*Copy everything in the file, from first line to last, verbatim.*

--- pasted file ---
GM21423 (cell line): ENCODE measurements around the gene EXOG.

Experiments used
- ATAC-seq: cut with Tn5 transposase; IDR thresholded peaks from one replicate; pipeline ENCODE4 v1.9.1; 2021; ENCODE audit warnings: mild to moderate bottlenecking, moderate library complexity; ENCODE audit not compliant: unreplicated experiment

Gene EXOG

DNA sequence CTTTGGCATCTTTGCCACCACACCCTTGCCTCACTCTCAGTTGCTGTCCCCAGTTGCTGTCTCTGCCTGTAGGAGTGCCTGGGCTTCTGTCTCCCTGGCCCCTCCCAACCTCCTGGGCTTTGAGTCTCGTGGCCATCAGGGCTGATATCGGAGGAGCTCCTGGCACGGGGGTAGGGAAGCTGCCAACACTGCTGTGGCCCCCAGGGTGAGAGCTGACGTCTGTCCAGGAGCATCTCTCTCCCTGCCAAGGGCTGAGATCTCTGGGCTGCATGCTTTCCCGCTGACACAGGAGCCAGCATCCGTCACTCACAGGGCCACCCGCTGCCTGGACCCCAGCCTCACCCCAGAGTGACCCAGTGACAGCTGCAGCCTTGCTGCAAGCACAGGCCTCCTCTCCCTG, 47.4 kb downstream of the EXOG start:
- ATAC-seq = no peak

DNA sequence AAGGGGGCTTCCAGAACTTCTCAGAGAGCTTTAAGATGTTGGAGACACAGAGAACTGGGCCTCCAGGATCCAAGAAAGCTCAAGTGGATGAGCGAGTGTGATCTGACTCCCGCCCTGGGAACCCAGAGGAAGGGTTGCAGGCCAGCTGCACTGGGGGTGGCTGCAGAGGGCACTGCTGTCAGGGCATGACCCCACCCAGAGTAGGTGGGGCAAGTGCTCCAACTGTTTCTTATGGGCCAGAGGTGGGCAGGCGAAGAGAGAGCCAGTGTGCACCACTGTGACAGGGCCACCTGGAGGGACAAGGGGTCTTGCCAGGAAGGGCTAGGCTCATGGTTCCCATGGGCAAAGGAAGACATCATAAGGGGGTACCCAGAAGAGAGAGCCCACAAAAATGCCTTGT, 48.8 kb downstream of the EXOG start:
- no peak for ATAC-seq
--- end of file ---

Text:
GM21423 (cell line): ENCODE measurements around the gene EXOG.

Experiments used
- ATAC-seq: cut with Tn5 transposase; IDR thresholded peaks from one replicate; pipeline ENCODE4 v1.9.1; 2021; ENCODE audit warnings: mild to moderate bottlenecking, moderate library complexity; ENCODE audit not compliant: unreplicated experiment

Gene EXOG

DNA sequence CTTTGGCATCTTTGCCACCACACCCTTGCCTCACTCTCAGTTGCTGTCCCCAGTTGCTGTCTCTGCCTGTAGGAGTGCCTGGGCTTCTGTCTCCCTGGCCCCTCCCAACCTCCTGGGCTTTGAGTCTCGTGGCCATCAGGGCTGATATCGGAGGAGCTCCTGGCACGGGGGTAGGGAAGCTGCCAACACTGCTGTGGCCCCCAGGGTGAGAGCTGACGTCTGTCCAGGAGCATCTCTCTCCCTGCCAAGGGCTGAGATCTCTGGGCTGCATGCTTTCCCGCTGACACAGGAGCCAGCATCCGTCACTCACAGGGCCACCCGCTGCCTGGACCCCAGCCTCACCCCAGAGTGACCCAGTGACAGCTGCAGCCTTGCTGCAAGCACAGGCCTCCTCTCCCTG, 47.4 kb downstream of the EXOG start:
- ATAC-seq = no peak

DNA sequence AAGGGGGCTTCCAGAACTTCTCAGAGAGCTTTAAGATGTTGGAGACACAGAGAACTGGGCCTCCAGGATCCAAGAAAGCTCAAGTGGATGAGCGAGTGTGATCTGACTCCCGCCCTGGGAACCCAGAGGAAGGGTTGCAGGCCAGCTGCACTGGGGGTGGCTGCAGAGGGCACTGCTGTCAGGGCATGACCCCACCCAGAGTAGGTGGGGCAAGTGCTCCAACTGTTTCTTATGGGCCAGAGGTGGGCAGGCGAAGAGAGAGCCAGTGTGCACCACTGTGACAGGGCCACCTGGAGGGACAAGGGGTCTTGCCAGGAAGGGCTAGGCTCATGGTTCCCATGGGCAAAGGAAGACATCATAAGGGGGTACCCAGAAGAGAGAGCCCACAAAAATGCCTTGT, 48.8 kb downstream of the EXOG start:
- no peak for ATAC-seq